**I am not medically trained, this post is from a parent’s point of view and experience**
Nasogastric intubation is a medical process involving the insertion of a plastic tube (nasogastric tube or NG tube) through the nose, past the throat, and down into the stomach.
At some point in your child’s life / your life, there may come a time when swallowing may become difficult or weight gain may become slower. If other options have failed you may have had a discussion with your doctor about having a feeding tube fitted / gastrostomy procedure (I will talk about this on my next blog post).
From experience, my daughter started to aspirate her food very early on, not long after diagnosis, she had a chest infection every two weeks and finally they realised it was due to this reason. Personally I was grateful for a diagnosis and that having a feeding tube fitted would stop her being so ill and help her gain weight.
Following her videofleuroscopy in the November, we had an appointment through to have her nasal tube fitted in the December. This was a 2-3 day stay at the hospital whereby they inserted the tube up her nose, into the stomach and talked through how to set feeds up and we had time to consult with the dietician about the feeding plan. Whilst at the hospital, I was given the option as to whether I wanted to learn how to insert the feeding tube myself. This was something I definitely wanted to do. The more procedures I could do myself, the less appointments and time at hospital we would need and the less use of NHS resources. Before we left the hospital I was taught how to do it and I had to repeat the procedure 3 times to become competent and signed off.
This may differ at each hospital, however, if you do get the option to do it, it’s really not as scary and difficult as you may fear. Your child may also be more settled and less upset with you doing the procedure, but this is totally your choice, there is nothing wrong with not wanting to do the procedure yourself, it f it worries you / scares you of if you just don’t want to do it then that’s fine. If you do decide to learn, there is a guiding wire in the tube so once you get the hang of it, it can take just moments to change. You will be given strips of litmus paper to test the fluid which comes out of the tube check that the tube is in position also.
**PLEASE BE MINDFUL THAT YOU SHOULD NEVER ATTEMPT THIS PROCEDURE UNLESS YOU HAVE BEEN SIGNED OFF AS COMPETANT BY A MEDICAL PROFESSIONAL AND IF IN ANY DOUBT CONTACT YOUR HOSPITAL ASAP**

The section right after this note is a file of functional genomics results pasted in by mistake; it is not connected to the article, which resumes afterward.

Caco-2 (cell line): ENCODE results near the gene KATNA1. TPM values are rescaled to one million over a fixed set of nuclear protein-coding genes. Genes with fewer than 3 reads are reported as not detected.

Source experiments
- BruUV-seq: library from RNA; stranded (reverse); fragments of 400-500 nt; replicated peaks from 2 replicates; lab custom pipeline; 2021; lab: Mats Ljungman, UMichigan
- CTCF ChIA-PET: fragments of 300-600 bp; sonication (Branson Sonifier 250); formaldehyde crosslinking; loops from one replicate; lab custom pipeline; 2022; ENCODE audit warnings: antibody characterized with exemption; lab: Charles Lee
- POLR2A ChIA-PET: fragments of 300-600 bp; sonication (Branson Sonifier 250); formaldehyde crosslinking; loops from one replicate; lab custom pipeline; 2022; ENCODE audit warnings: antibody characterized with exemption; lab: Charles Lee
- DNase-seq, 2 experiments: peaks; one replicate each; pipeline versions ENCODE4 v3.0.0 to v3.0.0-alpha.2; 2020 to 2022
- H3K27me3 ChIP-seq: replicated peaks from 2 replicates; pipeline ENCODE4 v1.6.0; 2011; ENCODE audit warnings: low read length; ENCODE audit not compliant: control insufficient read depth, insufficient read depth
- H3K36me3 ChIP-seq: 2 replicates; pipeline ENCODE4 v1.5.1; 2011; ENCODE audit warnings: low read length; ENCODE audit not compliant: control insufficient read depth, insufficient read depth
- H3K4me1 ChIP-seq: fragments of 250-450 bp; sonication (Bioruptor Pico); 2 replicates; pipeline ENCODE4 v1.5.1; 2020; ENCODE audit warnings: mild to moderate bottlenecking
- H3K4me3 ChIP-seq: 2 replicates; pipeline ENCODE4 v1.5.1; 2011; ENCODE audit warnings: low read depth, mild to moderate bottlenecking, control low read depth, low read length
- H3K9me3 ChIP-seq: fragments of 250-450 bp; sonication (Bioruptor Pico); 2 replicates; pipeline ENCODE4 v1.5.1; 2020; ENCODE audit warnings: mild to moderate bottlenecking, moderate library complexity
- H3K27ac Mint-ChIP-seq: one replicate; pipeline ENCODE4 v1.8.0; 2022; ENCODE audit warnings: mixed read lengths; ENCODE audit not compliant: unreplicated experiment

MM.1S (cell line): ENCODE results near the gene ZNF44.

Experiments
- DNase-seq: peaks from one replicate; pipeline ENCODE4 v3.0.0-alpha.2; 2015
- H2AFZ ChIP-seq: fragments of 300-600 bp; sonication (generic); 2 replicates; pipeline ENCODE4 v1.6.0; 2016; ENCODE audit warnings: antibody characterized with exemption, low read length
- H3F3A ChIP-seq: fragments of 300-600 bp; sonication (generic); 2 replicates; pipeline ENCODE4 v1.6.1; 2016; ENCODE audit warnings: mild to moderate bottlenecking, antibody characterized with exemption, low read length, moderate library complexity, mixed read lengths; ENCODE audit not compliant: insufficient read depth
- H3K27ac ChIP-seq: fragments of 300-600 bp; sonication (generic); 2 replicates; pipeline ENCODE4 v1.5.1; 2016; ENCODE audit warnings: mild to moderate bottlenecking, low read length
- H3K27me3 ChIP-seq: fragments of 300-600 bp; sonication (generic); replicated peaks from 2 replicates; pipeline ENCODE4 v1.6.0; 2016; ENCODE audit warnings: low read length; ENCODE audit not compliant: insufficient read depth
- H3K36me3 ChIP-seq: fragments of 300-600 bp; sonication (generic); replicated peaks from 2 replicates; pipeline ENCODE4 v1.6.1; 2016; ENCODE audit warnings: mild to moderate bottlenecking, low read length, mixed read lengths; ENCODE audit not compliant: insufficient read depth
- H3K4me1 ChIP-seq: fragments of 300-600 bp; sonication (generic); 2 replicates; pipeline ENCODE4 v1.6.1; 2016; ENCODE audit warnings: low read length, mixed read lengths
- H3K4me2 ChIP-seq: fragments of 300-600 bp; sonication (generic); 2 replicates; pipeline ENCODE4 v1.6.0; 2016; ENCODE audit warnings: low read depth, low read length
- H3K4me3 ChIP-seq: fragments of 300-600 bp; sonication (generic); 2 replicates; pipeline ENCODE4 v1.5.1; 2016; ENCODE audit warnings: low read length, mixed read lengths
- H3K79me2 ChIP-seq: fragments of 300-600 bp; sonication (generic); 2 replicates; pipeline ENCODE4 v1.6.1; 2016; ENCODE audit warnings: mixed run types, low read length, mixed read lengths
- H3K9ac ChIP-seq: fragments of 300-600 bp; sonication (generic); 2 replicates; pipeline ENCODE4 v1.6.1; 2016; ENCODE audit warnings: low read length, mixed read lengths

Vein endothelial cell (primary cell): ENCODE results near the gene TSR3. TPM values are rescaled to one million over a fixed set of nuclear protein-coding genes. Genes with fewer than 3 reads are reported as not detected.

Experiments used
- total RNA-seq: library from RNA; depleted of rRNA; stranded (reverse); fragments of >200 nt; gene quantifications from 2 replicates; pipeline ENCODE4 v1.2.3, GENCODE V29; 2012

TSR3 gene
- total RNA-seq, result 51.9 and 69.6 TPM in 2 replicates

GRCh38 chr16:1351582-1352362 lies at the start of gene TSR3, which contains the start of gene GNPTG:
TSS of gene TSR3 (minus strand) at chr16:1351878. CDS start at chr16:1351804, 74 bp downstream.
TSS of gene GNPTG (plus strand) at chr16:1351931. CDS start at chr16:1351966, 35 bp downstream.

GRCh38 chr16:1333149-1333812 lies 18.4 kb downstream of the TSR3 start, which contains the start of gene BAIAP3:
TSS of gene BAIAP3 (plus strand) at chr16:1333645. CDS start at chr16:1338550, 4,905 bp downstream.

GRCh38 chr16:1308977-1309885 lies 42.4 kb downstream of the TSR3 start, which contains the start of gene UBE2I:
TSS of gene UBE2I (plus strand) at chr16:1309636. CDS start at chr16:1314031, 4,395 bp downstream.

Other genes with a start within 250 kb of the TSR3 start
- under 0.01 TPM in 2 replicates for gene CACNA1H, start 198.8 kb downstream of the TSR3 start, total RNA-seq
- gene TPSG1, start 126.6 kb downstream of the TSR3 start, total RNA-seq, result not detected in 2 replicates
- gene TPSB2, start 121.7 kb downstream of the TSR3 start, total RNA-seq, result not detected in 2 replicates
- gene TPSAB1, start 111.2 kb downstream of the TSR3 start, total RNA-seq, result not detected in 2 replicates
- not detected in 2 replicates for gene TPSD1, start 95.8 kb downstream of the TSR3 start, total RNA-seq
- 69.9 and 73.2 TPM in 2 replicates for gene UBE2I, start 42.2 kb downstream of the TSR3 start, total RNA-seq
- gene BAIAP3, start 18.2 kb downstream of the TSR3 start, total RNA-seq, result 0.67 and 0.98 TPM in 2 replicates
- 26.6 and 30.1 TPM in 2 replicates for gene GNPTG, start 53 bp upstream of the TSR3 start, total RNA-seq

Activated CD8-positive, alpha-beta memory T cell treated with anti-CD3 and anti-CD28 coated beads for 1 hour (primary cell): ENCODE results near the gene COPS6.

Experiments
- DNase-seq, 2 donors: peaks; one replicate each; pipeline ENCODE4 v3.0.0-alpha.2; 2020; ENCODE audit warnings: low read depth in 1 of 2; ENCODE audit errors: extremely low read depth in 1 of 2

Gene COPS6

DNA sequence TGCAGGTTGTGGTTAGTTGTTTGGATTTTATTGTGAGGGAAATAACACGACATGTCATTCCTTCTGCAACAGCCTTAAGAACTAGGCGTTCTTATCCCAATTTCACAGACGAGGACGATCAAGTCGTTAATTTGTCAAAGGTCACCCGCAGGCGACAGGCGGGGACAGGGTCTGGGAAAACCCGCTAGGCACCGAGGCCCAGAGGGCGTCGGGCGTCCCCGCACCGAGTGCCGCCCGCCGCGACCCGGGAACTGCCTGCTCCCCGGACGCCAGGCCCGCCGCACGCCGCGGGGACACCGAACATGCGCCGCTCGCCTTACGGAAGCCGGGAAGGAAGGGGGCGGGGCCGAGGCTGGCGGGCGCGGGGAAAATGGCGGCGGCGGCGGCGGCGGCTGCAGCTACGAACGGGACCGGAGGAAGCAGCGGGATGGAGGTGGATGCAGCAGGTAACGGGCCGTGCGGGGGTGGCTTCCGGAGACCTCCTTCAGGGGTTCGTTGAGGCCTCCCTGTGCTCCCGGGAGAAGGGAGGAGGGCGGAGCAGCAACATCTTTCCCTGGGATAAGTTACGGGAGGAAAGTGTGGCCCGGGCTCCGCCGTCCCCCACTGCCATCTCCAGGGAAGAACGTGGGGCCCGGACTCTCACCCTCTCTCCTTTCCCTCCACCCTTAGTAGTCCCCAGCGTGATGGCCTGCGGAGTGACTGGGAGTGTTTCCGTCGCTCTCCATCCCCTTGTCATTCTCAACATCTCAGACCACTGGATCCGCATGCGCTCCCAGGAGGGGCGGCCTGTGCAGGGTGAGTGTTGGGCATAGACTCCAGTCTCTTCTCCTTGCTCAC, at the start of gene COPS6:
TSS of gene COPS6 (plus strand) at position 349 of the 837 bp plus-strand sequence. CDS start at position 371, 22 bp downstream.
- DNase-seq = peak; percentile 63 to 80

The tube will have to be fixed to your child’s face to stop it from moving around, this can sometimes cause skin complications but generally if you care for the area well, there should be minimal disruption to the taped area and there are lots of types of dressings available to help with this. Personally we used duederm as a base next to the skin and then a lighter tape over this and the tube to hold it in place.
Once you are discharged from hospital and you are ‘on your own’, things might feel daunting and confusing at first. Take things slowly and take time to readjust to the new way of feeding your child, eventually it WILL become second nature and you’ll be able to do it in your sleep.
– The tube can be used for administering medication so things such as salbutamol and antibiotics are easy to give.
– Should your child become ill and not want to eat, they have the option of maintaining their strength and blood sugars by being fed this way.
– It can be used to drain the contents of your childs stomach (nasogastric aspiration, should they swallow air or secretions
– Tube can be worn in the bath / swimming etc so you can just crack on with normal daily life
– Can be accepted into nursery / school whilst wearing them etc
– Skin irritations
– Sore throat
– Potential for it to come out and having to make extra hospital trips if you’re not trained
– Nose bleeds
There are times when you will get stares from other children and even adults but the majority of the time people are just curious and we never faced any negativity. We openly talked about her tube and were happy to answer any questions that came our way.
Like I said before though, any new procedure can be daunting and nerve racking and you may feel like you may not be able to cope but there is support available in the community and online and if you or your child needs a tube then you know it is for the best for their health to help them thrive.